The other points I wish to raise are referred to in paragraph 195 of the Phillips Committee's Report, page 52, which states:None of the witnesses advocated abolition of the retirement condition.…I do not think that any of us here know —we have never been told—how many of these witnesses actually were pensioners and how many of them were hard-up pensioners entirely dependent on their retirement pension. It would probably have made quite a difference to the opinions which were stated by the witnesses if such people had been called.
The hon. Gentleman spoke of safeguards to prevent undercutting of wage rates. I entirely agree with what he has in mind, but surely there are today many other safeguards in this matter. It is not necessary to underwrite this scheme with safeguards which can only indirectly have a bearing on wage rates. I feel that the hon. Member for Sowerby, who began his speech in such moderate terms and then, quite rightly, pointed out some of the dangers, gradually built up those dangers into real bogies. That. I think, was unjustifiable.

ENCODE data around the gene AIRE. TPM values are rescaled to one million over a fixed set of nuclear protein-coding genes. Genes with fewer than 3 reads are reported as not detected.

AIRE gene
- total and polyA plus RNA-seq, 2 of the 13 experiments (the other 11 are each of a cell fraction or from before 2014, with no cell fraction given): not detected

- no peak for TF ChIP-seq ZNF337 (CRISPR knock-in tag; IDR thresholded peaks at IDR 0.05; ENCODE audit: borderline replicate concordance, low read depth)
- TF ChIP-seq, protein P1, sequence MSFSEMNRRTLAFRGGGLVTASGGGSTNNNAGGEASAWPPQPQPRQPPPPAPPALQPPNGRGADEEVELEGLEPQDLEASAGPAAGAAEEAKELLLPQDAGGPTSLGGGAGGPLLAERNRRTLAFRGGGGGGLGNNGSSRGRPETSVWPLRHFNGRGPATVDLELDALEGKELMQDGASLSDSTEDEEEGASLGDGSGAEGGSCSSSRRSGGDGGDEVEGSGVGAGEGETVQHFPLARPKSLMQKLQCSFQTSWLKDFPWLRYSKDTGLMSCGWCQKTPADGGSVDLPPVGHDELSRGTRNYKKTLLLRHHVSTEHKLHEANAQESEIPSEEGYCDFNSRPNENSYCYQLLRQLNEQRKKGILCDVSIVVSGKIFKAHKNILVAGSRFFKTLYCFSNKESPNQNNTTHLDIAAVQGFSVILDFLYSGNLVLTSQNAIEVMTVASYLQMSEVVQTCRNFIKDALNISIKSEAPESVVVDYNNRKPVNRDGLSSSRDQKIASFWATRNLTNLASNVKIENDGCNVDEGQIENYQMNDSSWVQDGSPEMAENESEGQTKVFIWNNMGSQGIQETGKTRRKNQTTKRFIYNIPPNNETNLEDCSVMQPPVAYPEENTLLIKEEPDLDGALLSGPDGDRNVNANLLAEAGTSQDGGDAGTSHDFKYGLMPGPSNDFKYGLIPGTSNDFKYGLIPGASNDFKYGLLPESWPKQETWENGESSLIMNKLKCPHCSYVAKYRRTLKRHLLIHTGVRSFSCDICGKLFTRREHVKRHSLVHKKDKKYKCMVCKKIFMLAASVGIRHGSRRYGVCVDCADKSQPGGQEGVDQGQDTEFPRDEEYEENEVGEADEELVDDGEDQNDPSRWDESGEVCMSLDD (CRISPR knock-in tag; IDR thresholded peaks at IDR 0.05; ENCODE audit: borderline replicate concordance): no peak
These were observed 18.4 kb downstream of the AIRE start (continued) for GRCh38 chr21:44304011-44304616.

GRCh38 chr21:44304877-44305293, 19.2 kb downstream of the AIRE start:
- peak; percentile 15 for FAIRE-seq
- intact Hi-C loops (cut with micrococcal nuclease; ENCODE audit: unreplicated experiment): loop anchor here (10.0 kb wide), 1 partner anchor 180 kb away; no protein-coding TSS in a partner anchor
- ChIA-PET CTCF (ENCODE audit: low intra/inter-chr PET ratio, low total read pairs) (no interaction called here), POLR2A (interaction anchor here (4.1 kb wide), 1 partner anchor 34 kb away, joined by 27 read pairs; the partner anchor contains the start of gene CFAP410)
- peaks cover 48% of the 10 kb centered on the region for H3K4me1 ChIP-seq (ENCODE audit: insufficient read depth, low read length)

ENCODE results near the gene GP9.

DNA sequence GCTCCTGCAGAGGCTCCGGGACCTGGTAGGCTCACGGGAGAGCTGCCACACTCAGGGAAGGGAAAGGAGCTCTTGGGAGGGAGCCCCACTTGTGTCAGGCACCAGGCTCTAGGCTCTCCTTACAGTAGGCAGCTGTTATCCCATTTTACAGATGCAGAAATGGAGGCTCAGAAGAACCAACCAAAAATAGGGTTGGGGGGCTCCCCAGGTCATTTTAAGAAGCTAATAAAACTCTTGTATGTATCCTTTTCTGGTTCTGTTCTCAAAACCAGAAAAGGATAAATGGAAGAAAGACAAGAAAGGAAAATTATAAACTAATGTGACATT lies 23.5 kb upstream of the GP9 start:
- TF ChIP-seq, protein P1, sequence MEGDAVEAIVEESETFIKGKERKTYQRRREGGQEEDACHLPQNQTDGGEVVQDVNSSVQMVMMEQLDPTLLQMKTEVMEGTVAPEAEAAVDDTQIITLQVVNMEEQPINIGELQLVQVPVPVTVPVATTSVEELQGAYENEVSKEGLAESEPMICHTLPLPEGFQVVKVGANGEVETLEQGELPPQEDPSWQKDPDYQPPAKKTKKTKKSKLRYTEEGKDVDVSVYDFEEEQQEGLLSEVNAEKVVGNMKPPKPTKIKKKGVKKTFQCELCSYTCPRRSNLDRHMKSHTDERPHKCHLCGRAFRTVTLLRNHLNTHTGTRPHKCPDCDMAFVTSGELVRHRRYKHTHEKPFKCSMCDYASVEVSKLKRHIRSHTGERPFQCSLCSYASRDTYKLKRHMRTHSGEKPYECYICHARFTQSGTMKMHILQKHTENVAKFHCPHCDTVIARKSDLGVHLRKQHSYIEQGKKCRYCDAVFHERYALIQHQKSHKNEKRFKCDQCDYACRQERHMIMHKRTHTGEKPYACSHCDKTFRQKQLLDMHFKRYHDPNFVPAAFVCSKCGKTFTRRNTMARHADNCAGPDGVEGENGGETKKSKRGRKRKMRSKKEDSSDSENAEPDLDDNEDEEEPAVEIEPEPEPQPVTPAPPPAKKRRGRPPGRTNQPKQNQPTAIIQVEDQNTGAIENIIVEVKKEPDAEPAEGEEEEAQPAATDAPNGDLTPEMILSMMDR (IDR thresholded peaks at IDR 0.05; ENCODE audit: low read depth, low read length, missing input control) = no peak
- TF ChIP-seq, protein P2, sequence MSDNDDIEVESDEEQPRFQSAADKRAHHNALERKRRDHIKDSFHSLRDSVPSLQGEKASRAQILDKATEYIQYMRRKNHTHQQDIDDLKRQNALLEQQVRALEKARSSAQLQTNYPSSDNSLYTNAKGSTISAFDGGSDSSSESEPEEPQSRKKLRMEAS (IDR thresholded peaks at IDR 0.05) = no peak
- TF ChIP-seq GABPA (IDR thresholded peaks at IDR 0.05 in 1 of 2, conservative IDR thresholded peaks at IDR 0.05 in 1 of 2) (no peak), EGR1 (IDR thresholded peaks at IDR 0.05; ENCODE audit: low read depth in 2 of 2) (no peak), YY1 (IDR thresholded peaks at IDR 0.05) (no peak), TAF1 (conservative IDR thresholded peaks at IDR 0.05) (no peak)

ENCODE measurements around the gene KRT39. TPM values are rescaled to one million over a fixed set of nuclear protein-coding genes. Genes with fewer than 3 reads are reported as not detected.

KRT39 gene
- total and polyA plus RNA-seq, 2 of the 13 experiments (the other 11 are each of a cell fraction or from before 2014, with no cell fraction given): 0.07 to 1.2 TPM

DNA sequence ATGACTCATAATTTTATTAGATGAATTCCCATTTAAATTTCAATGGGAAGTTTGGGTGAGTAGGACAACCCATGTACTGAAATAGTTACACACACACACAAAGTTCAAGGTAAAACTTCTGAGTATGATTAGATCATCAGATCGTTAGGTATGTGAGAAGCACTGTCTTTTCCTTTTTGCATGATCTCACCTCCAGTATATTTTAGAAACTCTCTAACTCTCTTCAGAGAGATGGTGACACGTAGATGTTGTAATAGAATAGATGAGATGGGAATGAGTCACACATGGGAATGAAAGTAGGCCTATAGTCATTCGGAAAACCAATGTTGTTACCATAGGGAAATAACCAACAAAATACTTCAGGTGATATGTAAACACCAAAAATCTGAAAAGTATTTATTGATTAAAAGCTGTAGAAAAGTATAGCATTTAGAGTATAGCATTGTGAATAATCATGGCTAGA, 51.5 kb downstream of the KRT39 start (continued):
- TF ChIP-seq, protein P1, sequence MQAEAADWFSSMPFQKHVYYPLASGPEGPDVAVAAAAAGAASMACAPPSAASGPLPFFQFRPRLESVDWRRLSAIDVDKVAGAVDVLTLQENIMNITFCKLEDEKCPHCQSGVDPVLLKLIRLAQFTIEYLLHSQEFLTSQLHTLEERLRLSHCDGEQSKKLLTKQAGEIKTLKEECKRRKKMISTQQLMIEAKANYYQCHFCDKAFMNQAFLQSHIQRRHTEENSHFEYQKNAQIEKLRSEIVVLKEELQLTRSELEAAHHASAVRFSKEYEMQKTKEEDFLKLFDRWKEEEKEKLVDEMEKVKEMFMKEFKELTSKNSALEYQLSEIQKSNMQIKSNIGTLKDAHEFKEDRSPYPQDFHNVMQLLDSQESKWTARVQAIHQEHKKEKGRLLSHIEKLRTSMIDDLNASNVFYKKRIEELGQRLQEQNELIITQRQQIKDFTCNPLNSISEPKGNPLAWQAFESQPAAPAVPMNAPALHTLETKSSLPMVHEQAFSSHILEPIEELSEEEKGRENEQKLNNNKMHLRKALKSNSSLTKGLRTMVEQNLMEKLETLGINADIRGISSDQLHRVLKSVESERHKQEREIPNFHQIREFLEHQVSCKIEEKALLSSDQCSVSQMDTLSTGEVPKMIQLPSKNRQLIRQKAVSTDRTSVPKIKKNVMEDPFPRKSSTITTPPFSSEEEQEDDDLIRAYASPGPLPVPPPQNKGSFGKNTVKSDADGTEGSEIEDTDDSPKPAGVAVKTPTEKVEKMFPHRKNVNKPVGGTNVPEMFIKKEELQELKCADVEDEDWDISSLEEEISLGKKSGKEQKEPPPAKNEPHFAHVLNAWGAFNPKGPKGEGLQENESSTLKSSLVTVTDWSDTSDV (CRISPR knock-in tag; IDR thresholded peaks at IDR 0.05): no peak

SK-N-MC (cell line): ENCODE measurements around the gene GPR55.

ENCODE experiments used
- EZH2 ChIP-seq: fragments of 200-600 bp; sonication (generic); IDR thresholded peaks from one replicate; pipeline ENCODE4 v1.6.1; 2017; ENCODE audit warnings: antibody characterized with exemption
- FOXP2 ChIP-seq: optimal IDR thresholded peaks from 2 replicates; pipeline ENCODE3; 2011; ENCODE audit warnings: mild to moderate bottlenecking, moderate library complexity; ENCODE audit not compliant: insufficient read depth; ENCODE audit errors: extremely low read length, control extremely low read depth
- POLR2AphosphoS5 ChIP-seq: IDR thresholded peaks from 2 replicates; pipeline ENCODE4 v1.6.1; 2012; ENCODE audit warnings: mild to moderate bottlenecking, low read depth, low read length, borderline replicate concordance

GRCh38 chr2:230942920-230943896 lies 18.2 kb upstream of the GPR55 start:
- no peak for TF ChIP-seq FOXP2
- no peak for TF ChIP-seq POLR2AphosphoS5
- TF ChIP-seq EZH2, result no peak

It gives me great pleasure to support my hon. Friend the Member for Somerset, North (Mr. Leather) on this Measure, first, because he is an old friend of mine, secondly, because he is a near neighbour, and, thirdly, because he is my M.P. and his constituency is a neighbouring one to mine. He has said that this is a very small step forward. I would say that it is too small a step forward. For some time past I have been thinking that the retirement condition, the earnings rule and the increment system, all part of this scheme, as they stand at present are really an invention of the devil.